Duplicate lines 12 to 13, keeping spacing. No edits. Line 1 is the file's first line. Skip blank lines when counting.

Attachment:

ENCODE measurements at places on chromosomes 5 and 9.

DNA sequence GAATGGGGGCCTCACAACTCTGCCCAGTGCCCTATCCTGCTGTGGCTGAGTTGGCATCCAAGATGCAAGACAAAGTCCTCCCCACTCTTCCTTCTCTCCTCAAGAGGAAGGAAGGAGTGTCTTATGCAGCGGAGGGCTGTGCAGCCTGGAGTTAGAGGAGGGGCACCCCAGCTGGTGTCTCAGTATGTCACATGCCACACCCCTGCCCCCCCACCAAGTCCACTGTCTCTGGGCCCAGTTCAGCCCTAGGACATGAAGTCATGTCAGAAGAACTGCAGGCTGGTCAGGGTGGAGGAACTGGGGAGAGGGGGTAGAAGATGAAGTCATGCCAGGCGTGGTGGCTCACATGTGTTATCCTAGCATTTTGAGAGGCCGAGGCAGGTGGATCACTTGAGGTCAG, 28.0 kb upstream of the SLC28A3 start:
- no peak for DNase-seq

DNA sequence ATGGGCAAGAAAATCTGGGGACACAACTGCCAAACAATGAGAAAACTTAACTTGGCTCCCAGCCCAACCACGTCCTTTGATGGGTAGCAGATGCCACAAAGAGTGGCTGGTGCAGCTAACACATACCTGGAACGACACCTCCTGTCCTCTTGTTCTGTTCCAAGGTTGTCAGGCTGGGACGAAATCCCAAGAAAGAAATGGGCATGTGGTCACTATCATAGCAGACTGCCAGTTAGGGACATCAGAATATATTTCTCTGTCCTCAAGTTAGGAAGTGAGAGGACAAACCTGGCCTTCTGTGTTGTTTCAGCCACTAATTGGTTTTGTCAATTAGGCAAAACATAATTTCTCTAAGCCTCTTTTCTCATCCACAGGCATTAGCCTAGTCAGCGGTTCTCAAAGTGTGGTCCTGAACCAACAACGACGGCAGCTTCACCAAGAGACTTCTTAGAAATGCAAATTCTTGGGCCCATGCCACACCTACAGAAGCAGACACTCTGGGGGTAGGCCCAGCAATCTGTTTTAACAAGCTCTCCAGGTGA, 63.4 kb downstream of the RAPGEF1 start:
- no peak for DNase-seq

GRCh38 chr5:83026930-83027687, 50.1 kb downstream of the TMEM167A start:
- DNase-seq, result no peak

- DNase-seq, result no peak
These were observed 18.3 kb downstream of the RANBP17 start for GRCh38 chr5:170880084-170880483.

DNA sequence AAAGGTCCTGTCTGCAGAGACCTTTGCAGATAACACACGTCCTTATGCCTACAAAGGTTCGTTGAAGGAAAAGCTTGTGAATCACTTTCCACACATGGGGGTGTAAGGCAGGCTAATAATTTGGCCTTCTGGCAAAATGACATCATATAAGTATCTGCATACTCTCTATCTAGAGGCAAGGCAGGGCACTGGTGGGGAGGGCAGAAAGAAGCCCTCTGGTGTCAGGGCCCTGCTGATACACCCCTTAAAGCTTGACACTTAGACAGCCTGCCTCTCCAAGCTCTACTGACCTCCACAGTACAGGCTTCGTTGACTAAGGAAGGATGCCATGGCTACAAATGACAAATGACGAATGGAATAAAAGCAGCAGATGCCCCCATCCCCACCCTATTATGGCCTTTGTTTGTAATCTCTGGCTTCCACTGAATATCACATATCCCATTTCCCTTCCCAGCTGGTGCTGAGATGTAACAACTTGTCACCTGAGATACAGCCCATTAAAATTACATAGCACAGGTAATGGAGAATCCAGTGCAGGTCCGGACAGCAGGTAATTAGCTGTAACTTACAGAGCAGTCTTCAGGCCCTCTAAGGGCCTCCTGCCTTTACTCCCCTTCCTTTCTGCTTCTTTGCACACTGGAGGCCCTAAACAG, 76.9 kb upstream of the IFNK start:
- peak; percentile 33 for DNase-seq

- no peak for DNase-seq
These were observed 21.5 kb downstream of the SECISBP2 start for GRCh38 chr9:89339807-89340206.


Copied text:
- no peak for DNase-seq
These were observed 21.5 kb downstream of the SECISBP2 start for GRCh38 chr9:89339807-89340206.